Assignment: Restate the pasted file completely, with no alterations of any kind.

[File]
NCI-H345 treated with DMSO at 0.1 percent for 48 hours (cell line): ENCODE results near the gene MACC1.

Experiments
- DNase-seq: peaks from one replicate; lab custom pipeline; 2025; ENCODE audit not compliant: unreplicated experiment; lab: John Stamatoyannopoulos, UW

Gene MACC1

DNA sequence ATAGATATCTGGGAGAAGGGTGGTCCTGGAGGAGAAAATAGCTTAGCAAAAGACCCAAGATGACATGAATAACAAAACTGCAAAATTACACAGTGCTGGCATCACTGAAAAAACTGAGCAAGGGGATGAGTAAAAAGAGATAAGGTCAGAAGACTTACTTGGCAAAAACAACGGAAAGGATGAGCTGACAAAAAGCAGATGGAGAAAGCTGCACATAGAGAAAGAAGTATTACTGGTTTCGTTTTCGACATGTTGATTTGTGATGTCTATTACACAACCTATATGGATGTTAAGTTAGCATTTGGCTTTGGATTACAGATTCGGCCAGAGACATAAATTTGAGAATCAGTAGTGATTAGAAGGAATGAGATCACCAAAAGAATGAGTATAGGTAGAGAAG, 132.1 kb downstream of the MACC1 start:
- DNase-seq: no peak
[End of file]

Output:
NCI-H345 treated with DMSO at 0.1 percent for 48 hours (cell line): ENCODE results near the gene MACC1.

Experiments
- DNase-seq: peaks from one replicate; lab custom pipeline; 2025; ENCODE audit not compliant: unreplicated experiment; lab: John Stamatoyannopoulos, UW

Gene MACC1

DNA sequence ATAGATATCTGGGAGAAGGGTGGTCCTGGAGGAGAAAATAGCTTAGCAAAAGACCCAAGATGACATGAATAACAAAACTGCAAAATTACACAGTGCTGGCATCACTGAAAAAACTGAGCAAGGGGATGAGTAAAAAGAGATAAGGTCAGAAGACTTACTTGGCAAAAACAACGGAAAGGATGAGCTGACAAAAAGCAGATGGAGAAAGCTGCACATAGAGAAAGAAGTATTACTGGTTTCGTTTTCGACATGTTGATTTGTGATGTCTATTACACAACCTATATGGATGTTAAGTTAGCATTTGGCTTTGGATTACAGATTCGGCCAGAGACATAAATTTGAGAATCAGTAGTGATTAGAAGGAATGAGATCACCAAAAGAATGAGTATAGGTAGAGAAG, 132.1 kb downstream of the MACC1 start:
- DNase-seq: no peak